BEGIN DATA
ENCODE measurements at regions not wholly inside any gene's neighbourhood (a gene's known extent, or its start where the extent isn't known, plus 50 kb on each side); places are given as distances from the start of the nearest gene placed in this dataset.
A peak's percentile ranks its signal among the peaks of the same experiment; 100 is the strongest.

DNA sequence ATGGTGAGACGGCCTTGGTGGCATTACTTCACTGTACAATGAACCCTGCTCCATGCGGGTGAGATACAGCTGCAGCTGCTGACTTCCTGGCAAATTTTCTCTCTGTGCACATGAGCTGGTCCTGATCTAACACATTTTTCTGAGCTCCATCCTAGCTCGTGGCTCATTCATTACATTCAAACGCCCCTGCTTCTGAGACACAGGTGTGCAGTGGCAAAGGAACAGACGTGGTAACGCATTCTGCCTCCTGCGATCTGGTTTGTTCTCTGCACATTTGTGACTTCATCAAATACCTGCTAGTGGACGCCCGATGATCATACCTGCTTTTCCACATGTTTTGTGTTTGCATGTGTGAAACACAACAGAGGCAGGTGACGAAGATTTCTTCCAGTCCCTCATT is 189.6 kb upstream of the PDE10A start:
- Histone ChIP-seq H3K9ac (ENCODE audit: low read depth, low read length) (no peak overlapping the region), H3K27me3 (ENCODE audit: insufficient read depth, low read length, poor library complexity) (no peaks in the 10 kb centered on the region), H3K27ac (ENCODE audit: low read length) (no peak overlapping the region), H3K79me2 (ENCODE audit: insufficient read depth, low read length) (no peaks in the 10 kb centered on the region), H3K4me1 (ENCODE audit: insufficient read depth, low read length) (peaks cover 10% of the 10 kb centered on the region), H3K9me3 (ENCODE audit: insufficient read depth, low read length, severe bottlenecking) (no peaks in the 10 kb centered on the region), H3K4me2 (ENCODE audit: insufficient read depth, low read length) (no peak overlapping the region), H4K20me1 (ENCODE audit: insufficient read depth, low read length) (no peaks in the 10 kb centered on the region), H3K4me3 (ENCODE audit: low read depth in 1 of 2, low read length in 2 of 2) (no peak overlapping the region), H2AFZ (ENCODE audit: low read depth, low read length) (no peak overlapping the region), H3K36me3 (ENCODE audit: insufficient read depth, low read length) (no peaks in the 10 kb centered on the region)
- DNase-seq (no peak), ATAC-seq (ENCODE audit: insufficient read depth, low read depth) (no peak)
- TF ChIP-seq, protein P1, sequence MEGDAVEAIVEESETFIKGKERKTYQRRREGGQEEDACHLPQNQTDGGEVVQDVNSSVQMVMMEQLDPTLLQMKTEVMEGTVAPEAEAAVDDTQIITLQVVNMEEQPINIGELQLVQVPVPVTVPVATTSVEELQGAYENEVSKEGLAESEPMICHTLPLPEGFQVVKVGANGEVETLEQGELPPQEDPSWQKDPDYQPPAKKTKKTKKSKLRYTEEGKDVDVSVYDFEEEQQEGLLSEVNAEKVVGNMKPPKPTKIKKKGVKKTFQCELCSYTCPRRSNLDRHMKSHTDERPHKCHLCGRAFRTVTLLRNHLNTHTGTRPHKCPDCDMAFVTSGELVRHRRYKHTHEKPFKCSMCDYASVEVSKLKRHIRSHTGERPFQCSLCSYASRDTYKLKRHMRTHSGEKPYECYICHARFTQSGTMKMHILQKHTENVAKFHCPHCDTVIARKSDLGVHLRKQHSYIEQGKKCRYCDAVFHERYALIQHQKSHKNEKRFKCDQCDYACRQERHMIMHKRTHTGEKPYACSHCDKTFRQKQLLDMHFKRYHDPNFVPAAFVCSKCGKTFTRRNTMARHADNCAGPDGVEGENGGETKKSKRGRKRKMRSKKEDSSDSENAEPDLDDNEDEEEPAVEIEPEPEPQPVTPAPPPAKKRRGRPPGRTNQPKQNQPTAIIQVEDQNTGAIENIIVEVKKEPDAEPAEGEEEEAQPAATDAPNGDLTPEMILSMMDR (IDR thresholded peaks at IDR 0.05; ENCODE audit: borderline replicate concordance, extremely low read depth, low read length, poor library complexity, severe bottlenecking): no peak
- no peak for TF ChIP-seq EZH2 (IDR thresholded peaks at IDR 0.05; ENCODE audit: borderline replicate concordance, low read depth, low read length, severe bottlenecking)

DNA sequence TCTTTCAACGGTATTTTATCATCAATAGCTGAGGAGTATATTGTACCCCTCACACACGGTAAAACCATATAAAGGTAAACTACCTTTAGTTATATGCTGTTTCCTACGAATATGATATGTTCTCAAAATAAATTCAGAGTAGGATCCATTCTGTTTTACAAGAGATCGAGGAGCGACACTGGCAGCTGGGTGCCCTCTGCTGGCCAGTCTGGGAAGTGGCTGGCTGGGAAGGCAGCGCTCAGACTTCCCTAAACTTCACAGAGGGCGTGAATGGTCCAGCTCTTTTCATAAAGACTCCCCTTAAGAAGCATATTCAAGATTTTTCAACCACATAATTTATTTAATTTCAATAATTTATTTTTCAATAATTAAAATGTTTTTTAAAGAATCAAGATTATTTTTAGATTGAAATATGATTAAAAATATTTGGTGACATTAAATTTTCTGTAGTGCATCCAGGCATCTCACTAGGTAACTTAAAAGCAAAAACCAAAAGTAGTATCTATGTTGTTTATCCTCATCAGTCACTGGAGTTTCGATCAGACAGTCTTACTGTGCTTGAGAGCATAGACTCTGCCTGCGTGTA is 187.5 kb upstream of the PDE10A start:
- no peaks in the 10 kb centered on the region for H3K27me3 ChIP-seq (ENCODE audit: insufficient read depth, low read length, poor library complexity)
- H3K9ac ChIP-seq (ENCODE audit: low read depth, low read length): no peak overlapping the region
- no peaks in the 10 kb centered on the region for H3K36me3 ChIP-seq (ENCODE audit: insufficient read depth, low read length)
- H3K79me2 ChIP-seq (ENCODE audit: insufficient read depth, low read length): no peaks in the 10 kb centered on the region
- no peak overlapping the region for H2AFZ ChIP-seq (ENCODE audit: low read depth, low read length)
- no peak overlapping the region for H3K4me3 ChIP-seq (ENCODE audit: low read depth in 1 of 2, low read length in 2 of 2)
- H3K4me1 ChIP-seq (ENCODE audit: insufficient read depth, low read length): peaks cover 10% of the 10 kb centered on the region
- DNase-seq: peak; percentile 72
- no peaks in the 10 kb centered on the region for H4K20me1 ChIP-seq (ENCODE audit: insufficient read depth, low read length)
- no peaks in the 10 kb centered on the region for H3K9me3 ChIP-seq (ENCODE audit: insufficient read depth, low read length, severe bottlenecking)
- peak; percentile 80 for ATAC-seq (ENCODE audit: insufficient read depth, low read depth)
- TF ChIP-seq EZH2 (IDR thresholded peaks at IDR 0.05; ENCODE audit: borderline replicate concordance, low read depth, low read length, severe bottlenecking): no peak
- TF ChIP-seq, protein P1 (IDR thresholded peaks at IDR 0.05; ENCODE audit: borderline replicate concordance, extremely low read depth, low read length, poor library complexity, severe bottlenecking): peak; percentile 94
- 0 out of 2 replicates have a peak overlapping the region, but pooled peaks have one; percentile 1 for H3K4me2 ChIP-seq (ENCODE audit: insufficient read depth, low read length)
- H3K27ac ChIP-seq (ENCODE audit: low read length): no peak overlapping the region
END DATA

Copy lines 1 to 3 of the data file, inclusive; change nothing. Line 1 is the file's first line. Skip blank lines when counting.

ENCODE measurements at regions not wholly inside any gene's neighbourhood (a gene's known extent, or its start where the extent isn't known, plus 50 kb on each side); places are given as distances from the start of the nearest gene placed in this dataset.
A peak's percentile ranks its signal among the peaks of the same experiment; 100 is the strongest.

DNA sequence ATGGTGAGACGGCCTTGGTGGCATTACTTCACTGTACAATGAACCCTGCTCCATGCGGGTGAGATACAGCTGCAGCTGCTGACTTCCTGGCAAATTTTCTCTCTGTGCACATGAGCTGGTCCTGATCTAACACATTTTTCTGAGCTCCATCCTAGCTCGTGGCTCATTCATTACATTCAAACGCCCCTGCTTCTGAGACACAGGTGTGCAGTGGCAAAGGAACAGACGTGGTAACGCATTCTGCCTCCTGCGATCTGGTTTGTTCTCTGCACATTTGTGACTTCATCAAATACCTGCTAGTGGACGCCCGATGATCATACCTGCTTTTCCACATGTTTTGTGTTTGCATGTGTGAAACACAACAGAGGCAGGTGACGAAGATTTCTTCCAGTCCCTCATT is 189.6 kb upstream of the PDE10A start: